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Old Posted Sep 7, 2020, 5:48 PM
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Why do they screw experimental specimens with seismic bases?

Why do they screw experimental specimens with seismic bases? Real buildings just step on the ground. Experimental results may not be correct This is done only by my patent which joins the tops of the walls to the ground with anchoring mechanisms and tendons without relevance
Screwed construction https://www.youtube.com/watch?v=RoM5pEy7n9Q
Not screwed (conventional design) https://www.youtube.com/watch?v=l-X4tF9C7SE&t=7s
It is designed to contrast the forces of the earthquake with the loads and the dynamics of the sections of the structure. The earthquake is too strong to deal with in this way. I plan to deflect and return the forces of the earthquake to the ground.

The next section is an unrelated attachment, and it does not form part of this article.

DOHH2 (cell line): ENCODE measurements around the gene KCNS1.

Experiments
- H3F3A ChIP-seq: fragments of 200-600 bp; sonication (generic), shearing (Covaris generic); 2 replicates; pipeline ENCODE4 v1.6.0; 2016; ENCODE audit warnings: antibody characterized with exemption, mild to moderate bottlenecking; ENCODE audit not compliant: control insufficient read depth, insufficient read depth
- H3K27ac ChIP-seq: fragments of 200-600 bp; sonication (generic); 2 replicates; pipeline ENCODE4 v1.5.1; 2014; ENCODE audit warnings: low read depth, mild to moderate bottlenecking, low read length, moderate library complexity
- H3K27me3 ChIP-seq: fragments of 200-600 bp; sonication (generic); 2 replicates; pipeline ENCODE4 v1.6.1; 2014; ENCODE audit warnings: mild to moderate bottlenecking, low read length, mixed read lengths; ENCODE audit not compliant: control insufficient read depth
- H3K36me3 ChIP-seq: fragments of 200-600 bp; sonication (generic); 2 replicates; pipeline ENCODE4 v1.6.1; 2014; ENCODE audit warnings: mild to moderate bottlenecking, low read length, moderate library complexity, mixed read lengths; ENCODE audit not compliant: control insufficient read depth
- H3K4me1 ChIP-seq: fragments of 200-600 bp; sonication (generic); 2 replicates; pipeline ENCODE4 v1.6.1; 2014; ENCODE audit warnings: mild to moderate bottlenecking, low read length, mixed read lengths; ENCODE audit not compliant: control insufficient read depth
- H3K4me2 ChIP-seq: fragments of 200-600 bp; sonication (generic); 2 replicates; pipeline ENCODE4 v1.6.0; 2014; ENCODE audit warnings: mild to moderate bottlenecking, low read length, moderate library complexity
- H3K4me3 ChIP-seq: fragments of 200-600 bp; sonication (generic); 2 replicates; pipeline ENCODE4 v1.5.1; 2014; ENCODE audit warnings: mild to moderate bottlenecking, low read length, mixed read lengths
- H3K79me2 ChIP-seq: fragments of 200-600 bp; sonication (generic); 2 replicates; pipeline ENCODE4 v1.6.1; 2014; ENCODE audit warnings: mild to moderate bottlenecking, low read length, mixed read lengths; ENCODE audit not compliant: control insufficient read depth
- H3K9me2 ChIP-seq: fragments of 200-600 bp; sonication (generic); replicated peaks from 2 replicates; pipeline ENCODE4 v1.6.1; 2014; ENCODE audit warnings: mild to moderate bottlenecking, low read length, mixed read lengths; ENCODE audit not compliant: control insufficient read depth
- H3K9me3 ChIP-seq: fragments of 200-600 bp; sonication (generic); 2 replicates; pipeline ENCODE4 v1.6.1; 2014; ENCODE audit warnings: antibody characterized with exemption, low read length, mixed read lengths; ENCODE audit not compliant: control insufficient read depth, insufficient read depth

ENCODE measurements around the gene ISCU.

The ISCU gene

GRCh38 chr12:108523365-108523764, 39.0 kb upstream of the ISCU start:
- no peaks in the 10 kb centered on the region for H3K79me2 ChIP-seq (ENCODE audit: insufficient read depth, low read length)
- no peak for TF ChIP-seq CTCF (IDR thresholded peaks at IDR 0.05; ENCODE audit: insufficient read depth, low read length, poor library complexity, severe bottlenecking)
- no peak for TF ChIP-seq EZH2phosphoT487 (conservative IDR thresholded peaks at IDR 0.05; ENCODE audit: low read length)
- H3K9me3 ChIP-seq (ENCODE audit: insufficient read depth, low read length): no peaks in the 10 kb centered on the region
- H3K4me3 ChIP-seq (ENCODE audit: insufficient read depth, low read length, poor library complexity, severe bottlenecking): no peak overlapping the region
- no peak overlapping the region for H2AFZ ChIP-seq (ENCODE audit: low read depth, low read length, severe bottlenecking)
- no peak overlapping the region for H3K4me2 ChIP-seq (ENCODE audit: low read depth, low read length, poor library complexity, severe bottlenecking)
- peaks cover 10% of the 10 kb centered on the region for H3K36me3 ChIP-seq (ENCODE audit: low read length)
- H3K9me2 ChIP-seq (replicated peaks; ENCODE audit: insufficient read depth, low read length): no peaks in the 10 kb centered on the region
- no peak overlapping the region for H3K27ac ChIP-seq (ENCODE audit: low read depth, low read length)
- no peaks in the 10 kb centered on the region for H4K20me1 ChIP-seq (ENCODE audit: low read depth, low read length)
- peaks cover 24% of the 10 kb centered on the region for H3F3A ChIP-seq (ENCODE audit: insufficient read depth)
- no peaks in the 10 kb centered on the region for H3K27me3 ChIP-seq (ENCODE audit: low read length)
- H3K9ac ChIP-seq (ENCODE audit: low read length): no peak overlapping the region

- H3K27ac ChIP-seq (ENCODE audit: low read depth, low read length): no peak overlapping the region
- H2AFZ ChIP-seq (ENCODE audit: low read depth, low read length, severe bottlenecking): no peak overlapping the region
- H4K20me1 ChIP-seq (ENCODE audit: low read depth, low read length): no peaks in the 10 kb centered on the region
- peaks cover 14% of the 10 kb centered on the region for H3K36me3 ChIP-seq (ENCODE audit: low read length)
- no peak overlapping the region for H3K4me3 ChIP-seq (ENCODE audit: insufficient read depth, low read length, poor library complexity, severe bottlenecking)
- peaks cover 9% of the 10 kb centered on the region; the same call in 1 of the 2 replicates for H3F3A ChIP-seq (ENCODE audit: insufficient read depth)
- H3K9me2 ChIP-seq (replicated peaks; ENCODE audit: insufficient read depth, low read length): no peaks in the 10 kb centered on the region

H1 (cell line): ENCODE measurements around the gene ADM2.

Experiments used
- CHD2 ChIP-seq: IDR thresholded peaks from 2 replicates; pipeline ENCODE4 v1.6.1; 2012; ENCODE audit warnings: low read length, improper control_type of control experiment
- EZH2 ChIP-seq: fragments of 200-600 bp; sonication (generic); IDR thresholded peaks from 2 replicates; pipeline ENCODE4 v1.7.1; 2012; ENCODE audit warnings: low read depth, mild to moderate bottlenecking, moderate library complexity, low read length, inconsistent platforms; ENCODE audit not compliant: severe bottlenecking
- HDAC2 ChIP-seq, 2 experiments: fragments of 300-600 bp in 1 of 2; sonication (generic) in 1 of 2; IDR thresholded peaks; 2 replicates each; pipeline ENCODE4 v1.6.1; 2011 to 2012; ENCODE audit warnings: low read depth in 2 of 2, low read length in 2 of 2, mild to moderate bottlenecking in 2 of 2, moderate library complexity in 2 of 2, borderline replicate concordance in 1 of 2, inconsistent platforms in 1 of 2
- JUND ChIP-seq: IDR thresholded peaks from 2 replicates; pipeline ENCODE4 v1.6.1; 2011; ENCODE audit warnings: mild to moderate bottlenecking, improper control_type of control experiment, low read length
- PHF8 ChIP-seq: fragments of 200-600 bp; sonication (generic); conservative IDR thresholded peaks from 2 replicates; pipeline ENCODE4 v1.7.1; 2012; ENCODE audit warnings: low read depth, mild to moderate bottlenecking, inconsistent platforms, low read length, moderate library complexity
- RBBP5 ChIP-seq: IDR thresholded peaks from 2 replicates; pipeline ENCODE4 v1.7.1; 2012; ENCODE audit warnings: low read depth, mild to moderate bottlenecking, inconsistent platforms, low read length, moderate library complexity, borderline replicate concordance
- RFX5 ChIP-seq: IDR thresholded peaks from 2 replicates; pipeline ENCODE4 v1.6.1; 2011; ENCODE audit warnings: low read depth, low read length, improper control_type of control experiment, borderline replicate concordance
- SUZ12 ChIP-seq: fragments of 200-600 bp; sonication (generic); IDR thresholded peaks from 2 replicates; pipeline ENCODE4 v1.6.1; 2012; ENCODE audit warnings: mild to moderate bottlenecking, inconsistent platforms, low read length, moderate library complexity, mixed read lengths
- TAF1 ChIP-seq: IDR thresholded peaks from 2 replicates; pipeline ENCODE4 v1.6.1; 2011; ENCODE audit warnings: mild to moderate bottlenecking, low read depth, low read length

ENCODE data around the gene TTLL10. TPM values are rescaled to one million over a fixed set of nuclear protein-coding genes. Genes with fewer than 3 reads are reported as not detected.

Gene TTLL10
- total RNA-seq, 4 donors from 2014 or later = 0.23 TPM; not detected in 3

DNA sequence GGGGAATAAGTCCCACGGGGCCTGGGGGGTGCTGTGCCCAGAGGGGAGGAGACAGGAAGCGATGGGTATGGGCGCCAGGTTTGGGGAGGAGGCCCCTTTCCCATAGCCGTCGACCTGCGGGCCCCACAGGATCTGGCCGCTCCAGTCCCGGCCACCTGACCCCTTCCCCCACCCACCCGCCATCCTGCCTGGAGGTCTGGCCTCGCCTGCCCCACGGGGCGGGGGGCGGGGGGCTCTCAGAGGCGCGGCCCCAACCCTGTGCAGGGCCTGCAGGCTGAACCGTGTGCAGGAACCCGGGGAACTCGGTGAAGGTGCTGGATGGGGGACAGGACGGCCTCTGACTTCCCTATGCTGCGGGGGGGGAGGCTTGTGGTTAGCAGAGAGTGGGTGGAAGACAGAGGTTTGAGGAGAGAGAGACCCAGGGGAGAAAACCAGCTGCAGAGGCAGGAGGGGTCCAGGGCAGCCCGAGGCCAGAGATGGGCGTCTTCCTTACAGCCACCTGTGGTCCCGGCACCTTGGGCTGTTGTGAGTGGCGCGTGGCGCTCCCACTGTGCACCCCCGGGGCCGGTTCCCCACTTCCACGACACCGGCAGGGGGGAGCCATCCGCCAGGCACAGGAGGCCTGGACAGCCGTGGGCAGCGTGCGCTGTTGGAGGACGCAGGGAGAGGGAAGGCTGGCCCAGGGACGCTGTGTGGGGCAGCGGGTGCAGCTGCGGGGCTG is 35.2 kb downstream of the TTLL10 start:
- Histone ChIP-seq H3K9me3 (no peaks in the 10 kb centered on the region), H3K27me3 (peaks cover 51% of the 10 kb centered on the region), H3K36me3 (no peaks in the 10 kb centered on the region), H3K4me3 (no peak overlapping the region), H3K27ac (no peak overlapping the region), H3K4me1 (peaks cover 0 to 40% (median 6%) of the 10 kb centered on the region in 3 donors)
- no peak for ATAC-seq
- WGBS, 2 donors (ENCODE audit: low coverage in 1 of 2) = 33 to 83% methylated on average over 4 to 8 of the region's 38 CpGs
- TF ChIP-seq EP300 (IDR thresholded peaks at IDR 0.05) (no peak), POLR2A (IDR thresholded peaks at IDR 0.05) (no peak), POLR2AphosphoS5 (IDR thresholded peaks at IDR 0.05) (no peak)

The forces in the cross sections exist without being visible and appear only as a result of the failure.
1) If the cross-sections of the beam and wall are very strong (rigid with diaphragm function) then we will have a complete reversal of the structure when it is high and the earthquake has great acceleration and duration. Either this is my experiment or it happens in normal sized constructions. So it is a mistake to just put them on the ground.
2) If the cross sections are elastic in large earthquakes after leakage they pass to a point of breakage and there is a collapse of the structure.
In the first two cases the loads of the construction are activated to break the cross sections.
3) If the cross-sections of the walls are large and the beams have elasticity and we fasten after first pre-stressing the sides of the walls with the ground with tendons without relevance, then neither cat nor damage for obvious reasons of engineering. The magnitudes of the earthquake are sent back to the ground and do not activate the static loads.
https://www.researchgate.net/post/Wh..._seismic_bases

Last edited by seismic; Sep 7, 2020 at 6:06 PM.
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